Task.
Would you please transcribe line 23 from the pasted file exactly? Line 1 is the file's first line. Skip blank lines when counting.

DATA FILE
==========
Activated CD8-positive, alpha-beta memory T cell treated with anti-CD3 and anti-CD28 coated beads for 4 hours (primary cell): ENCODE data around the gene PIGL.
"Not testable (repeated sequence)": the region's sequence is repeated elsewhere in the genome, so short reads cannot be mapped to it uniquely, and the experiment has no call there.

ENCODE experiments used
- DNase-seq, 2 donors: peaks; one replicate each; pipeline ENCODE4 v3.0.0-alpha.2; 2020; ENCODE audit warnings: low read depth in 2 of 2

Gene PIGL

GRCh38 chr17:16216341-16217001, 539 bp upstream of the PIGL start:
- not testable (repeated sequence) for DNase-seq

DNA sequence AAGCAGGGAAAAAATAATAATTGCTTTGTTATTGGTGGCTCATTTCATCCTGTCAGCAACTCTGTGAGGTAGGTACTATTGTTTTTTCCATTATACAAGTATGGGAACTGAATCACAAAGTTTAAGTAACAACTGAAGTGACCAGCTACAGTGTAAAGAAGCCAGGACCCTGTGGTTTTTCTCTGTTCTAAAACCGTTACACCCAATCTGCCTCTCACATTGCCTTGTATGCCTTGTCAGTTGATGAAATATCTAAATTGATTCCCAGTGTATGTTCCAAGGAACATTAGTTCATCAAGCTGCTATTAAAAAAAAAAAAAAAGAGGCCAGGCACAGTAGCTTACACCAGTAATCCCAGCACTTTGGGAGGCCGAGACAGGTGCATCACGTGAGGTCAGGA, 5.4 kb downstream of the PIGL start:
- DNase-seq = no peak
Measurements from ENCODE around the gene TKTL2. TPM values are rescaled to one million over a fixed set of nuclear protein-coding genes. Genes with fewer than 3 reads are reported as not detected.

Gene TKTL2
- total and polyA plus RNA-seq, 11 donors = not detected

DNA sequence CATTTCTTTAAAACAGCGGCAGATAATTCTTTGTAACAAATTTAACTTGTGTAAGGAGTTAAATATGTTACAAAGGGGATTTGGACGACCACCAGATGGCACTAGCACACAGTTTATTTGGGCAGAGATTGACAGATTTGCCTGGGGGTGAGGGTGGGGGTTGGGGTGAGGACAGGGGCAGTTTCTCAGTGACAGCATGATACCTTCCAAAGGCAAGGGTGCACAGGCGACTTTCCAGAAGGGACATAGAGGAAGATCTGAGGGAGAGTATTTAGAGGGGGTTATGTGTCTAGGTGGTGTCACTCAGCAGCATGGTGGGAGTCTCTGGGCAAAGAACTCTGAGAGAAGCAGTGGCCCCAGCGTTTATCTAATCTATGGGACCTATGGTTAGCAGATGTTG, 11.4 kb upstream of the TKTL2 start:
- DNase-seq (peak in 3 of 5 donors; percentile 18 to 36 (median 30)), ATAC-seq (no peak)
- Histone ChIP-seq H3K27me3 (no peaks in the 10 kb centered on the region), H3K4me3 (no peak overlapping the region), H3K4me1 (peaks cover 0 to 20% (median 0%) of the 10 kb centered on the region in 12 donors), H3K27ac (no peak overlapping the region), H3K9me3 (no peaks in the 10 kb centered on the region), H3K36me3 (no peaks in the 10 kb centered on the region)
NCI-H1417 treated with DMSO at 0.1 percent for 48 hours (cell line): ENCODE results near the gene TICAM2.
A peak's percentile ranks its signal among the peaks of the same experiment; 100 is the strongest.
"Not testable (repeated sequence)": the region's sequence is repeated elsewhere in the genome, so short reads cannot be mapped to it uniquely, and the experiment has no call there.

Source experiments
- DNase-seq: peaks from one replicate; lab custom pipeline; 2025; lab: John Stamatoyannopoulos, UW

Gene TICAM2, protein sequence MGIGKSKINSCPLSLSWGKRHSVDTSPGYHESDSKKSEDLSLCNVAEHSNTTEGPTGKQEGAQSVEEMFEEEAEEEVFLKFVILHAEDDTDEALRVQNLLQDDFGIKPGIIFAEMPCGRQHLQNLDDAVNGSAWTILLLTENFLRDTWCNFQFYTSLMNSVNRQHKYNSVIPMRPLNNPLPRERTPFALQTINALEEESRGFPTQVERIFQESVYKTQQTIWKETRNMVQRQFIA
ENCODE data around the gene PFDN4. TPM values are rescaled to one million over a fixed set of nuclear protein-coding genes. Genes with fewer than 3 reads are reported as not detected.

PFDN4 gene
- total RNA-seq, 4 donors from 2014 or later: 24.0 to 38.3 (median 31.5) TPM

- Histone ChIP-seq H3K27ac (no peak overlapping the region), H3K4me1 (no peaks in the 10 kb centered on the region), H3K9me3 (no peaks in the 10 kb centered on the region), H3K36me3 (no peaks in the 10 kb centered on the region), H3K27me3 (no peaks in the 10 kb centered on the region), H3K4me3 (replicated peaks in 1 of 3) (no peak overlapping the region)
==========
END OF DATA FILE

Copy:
PFDN4 gene